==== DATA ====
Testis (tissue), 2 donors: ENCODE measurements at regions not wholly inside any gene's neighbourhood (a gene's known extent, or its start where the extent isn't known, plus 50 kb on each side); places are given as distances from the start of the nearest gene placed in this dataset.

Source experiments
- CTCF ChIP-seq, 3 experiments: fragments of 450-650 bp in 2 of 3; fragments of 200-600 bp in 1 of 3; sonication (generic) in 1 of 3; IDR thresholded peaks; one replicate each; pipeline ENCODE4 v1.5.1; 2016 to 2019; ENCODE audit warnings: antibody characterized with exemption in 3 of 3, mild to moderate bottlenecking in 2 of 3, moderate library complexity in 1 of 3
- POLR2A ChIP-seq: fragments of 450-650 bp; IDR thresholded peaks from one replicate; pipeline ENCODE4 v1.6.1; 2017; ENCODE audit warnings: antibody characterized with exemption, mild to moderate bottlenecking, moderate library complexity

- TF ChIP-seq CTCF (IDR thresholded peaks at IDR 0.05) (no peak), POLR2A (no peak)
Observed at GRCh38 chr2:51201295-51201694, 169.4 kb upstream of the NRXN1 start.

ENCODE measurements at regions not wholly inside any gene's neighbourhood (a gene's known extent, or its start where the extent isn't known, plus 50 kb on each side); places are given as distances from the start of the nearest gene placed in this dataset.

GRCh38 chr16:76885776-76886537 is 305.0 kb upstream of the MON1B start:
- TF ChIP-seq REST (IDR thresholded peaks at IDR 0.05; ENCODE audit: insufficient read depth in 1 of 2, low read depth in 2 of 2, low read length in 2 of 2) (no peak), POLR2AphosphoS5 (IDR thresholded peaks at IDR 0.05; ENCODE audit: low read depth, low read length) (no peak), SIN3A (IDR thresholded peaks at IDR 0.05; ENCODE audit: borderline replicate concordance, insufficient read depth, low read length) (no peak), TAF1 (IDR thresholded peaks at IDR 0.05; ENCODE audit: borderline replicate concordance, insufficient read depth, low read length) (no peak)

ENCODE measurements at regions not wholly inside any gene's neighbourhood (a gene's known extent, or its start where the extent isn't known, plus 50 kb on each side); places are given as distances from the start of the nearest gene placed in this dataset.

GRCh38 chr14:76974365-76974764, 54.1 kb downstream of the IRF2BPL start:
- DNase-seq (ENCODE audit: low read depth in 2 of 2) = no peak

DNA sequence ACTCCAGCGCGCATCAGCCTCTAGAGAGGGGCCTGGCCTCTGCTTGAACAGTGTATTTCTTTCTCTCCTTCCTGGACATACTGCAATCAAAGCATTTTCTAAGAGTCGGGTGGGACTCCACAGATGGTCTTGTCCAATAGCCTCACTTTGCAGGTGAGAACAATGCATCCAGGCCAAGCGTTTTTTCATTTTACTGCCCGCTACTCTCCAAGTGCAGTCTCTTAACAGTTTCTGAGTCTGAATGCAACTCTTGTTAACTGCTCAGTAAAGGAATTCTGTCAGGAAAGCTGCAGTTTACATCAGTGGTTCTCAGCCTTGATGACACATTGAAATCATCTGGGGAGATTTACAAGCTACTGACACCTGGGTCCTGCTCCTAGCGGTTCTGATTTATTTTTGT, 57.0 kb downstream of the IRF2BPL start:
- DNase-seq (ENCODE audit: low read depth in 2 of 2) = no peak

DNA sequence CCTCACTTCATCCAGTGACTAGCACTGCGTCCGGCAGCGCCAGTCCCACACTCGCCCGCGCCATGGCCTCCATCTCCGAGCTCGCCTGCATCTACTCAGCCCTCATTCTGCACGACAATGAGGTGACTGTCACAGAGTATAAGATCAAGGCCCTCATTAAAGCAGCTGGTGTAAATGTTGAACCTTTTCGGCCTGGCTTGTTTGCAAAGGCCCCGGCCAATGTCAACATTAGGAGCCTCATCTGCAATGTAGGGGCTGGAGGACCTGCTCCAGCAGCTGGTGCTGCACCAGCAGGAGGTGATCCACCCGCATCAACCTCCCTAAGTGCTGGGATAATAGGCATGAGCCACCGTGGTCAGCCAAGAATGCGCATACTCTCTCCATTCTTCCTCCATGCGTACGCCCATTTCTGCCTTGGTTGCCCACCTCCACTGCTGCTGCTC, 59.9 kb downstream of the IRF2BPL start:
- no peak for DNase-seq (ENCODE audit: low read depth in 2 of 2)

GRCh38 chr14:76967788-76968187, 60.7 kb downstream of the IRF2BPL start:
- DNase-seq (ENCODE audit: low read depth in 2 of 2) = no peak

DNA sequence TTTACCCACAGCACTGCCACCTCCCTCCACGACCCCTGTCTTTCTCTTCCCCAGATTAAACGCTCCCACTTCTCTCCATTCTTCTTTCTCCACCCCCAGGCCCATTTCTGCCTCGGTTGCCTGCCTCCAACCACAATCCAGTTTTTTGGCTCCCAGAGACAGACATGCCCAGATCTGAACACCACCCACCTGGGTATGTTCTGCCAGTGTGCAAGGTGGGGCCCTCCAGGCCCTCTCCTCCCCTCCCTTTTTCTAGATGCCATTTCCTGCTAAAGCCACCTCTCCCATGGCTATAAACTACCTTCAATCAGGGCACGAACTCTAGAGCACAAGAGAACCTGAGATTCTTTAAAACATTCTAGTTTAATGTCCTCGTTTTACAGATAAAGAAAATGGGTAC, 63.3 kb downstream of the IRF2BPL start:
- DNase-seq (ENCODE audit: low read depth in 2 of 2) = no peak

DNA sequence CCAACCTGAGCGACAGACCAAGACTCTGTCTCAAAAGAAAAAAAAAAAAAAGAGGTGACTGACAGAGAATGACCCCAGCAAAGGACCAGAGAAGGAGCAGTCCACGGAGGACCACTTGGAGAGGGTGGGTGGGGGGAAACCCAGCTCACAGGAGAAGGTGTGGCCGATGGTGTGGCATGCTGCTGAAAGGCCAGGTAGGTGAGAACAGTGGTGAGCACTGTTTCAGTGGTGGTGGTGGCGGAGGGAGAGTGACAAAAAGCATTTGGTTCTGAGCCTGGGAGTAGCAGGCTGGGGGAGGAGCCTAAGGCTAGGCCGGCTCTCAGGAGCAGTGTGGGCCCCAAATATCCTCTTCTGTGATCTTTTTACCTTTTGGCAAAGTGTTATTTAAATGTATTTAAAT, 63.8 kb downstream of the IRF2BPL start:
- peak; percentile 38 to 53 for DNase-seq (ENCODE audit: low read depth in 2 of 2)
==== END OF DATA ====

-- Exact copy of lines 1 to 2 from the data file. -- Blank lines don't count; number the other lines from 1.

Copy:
Testis (tissue), 2 donors: ENCODE measurements at regions not wholly inside any gene's neighbourhood (a gene's known extent, or its start where the extent isn't known, plus 50 kb on each side); places are given as distances from the start of the nearest gene placed in this dataset.

Source experiments